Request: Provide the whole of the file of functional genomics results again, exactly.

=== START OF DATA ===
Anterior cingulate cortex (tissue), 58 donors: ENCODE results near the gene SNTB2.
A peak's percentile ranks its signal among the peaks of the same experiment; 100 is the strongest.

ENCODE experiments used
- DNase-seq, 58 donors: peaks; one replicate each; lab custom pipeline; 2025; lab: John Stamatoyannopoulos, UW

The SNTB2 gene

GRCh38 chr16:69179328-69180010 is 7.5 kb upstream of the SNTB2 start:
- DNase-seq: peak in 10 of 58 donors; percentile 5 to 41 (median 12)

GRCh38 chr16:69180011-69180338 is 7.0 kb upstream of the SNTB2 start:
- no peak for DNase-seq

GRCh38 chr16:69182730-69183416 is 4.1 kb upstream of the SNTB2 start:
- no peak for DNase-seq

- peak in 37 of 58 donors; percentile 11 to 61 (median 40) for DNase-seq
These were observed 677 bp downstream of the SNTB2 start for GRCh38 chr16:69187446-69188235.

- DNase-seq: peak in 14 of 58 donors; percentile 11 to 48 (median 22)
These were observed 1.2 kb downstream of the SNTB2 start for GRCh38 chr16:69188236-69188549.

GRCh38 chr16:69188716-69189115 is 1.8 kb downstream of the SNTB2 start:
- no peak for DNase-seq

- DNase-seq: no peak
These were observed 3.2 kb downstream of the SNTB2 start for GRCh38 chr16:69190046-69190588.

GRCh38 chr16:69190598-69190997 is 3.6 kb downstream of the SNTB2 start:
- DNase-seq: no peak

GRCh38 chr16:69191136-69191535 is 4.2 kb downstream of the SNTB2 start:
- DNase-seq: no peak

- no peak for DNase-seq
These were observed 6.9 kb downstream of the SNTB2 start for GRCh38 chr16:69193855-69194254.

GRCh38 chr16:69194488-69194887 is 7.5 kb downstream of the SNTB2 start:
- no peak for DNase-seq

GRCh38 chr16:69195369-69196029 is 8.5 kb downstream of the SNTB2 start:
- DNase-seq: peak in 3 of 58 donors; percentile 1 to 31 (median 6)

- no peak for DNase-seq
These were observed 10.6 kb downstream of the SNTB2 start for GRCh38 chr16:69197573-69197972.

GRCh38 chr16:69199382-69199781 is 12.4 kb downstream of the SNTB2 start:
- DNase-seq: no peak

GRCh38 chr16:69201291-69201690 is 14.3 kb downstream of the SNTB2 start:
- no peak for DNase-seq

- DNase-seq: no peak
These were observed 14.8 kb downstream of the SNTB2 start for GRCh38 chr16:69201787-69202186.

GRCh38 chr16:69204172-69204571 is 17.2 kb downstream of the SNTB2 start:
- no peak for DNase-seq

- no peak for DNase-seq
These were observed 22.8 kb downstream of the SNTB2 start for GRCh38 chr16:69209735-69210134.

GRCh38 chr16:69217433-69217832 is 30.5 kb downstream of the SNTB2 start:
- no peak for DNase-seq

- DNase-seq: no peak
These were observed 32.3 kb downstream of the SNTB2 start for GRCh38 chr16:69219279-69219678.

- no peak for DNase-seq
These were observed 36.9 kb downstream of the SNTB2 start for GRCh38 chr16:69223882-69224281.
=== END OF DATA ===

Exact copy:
Anterior cingulate cortex (tissue), 58 donors: ENCODE results near the gene SNTB2.
A peak's percentile ranks its signal among the peaks of the same experiment; 100 is the strongest.

ENCODE experiments used
- DNase-seq, 58 donors: peaks; one replicate each; lab custom pipeline; 2025; lab: John Stamatoyannopoulos, UW

The SNTB2 gene

GRCh38 chr16:69179328-69180010 is 7.5 kb upstream of the SNTB2 start:
- DNase-seq: peak in 10 of 58 donors; percentile 5 to 41 (median 12)

GRCh38 chr16:69180011-69180338 is 7.0 kb upstream of the SNTB2 start:
- no peak for DNase-seq

GRCh38 chr16:69182730-69183416 is 4.1 kb upstream of the SNTB2 start:
- no peak for DNase-seq

- peak in 37 of 58 donors; percentile 11 to 61 (median 40) for DNase-seq
These were observed 677 bp downstream of the SNTB2 start for GRCh38 chr16:69187446-69188235.

- DNase-seq: peak in 14 of 58 donors; percentile 11 to 48 (median 22)
These were observed 1.2 kb downstream of the SNTB2 start for GRCh38 chr16:69188236-69188549.

GRCh38 chr16:69188716-69189115 is 1.8 kb downstream of the SNTB2 start:
- no peak for DNase-seq

- DNase-seq: no peak
These were observed 3.2 kb downstream of the SNTB2 start for GRCh38 chr16:69190046-69190588.

GRCh38 chr16:69190598-69190997 is 3.6 kb downstream of the SNTB2 start:
- DNase-seq: no peak

GRCh38 chr16:69191136-69191535 is 4.2 kb downstream of the SNTB2 start:
- DNase-seq: no peak

- no peak for DNase-seq
These were observed 6.9 kb downstream of the SNTB2 start for GRCh38 chr16:69193855-69194254.

GRCh38 chr16:69194488-69194887 is 7.5 kb downstream of the SNTB2 start:
- no peak for DNase-seq

GRCh38 chr16:69195369-69196029 is 8.5 kb downstream of the SNTB2 start:
- DNase-seq: peak in 3 of 58 donors; percentile 1 to 31 (median 6)

- no peak for DNase-seq
These were observed 10.6 kb downstream of the SNTB2 start for GRCh38 chr16:69197573-69197972.

GRCh38 chr16:69199382-69199781 is 12.4 kb downstream of the SNTB2 start:
- DNase-seq: no peak

GRCh38 chr16:69201291-69201690 is 14.3 kb downstream of the SNTB2 start:
- no peak for DNase-seq

- DNase-seq: no peak
These were observed 14.8 kb downstream of the SNTB2 start for GRCh38 chr16:69201787-69202186.

GRCh38 chr16:69204172-69204571 is 17.2 kb downstream of the SNTB2 start:
- no peak for DNase-seq

- no peak for DNase-seq
These were observed 22.8 kb downstream of the SNTB2 start for GRCh38 chr16:69209735-69210134.

GRCh38 chr16:69217433-69217832 is 30.5 kb downstream of the SNTB2 start:
- no peak for DNase-seq

- DNase-seq: no peak
These were observed 32.3 kb downstream of the SNTB2 start for GRCh38 chr16:69219279-69219678.

- no peak for DNase-seq
These were observed 36.9 kb downstream of the SNTB2 start for GRCh38 chr16:69223882-69224281.